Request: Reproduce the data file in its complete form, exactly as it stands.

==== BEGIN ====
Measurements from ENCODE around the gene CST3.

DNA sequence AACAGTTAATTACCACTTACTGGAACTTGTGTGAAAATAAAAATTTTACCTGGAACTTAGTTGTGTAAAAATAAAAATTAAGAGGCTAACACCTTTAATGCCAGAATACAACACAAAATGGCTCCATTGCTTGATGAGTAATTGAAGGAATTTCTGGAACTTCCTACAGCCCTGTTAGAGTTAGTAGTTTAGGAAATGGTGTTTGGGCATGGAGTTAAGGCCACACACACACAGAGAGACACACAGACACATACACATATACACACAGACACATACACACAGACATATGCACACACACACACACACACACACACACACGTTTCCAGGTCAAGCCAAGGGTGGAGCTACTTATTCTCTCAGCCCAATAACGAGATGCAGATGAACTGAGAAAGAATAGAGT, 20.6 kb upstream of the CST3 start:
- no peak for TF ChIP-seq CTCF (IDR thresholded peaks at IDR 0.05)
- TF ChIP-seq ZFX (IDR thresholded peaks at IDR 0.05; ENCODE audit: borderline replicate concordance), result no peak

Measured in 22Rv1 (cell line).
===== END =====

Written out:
Measurements from ENCODE around the gene CST3.

DNA sequence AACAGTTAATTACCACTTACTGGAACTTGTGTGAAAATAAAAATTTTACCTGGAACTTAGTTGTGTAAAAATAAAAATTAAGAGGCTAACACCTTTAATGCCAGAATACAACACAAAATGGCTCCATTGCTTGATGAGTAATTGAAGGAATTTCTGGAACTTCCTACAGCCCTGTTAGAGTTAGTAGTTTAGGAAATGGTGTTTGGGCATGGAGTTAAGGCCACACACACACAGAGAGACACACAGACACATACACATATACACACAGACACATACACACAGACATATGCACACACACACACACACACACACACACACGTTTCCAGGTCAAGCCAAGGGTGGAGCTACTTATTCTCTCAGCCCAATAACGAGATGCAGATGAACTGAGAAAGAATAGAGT, 20.6 kb upstream of the CST3 start:
- no peak for TF ChIP-seq CTCF (IDR thresholded peaks at IDR 0.05)
- TF ChIP-seq ZFX (IDR thresholded peaks at IDR 0.05; ENCODE audit: borderline replicate concordance), result no peak

Measured in 22Rv1 (cell line).